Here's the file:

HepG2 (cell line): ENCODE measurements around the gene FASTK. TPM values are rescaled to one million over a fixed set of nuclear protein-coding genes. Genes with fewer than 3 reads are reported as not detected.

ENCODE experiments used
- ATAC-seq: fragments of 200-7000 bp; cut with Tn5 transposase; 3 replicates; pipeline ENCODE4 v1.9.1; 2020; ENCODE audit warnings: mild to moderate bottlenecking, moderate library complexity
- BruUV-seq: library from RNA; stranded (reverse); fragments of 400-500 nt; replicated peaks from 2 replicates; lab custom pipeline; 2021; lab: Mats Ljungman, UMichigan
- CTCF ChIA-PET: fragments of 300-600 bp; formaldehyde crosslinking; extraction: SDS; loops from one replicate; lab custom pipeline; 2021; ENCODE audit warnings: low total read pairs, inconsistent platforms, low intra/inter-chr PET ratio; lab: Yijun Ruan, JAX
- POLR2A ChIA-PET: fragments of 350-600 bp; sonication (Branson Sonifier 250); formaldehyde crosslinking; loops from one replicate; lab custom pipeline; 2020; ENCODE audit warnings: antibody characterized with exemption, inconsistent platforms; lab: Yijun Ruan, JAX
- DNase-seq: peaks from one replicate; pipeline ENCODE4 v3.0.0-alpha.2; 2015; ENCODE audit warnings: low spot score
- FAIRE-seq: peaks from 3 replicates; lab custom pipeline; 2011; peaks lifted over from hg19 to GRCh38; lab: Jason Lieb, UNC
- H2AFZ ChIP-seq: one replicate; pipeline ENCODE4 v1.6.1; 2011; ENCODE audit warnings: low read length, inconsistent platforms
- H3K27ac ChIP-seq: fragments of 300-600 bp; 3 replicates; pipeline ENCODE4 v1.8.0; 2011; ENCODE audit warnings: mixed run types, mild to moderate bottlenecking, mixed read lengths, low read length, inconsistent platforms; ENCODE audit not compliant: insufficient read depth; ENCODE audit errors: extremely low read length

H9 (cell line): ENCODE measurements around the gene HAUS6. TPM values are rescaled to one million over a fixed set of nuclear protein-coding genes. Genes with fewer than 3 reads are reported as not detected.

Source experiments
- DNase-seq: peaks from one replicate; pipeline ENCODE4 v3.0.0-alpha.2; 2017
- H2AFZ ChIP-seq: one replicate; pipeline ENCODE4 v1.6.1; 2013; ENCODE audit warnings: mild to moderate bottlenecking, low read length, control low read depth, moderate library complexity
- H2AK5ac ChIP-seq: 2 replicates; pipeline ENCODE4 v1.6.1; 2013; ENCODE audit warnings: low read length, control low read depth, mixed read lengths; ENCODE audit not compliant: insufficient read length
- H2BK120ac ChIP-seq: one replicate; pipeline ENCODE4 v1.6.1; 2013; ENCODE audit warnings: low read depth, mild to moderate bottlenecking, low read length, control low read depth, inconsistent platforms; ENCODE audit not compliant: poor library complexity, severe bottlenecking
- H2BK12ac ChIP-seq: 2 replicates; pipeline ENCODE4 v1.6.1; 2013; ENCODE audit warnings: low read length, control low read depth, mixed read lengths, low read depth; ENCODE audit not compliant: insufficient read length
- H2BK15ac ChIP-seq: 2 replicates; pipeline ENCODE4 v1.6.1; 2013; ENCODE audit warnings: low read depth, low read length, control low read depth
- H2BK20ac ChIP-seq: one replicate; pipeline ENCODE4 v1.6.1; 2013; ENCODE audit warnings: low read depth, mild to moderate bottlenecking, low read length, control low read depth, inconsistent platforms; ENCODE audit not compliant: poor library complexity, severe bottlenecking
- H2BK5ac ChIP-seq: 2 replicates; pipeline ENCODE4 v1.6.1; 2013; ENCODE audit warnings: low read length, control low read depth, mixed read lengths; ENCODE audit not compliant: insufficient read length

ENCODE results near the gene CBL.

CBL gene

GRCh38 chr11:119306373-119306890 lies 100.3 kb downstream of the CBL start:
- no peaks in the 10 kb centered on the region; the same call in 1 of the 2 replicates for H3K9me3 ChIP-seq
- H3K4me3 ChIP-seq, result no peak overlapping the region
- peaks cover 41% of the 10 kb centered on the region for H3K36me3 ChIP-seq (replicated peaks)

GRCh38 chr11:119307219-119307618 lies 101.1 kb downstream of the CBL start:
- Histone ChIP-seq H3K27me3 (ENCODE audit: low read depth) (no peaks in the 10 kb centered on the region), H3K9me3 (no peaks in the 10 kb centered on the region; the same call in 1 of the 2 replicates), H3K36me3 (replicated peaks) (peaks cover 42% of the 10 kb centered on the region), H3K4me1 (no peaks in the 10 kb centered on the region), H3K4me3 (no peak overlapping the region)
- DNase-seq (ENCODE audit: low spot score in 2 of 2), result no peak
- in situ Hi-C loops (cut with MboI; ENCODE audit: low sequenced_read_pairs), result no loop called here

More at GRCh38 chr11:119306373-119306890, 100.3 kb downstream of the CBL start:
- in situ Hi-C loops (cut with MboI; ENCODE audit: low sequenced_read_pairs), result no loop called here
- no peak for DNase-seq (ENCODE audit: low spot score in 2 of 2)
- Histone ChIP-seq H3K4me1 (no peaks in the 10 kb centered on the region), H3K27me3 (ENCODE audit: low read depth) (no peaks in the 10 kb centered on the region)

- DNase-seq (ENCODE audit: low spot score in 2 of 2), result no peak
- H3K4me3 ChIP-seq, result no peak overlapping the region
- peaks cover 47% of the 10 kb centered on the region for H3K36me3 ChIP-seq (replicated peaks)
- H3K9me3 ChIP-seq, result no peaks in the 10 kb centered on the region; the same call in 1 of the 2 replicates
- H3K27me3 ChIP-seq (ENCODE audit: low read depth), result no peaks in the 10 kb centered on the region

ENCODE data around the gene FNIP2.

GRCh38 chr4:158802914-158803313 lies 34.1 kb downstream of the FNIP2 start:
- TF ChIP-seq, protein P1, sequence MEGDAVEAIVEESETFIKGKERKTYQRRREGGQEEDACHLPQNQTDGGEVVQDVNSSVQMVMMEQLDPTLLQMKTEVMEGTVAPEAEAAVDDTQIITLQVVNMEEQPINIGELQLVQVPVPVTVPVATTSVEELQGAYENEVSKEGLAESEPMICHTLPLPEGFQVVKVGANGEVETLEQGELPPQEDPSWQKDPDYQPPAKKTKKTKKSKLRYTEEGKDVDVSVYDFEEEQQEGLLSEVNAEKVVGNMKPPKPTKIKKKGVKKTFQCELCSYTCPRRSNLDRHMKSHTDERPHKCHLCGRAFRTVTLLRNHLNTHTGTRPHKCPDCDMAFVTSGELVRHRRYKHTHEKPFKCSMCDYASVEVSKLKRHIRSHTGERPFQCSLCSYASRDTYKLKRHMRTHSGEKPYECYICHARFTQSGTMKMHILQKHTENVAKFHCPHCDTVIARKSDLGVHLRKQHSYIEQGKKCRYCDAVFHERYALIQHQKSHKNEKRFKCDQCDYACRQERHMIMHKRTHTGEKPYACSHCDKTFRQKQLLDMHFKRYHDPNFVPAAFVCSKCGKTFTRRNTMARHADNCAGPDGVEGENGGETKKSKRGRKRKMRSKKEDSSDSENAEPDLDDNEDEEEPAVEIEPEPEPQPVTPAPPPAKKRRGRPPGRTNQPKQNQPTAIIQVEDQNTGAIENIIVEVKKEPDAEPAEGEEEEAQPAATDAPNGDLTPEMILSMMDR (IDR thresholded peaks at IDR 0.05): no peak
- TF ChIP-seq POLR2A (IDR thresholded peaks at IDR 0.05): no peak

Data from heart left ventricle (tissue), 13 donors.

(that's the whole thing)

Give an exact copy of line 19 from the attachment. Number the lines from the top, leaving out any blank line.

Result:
- H2BK20ac ChIP-seq: one replicate; pipeline ENCODE4 v1.6.1; 2013; ENCODE audit warnings: low read depth, mild to moderate bottlenecking, low read length, control low read depth, inconsistent platforms; ENCODE audit not compliant: poor library complexity, severe bottlenecking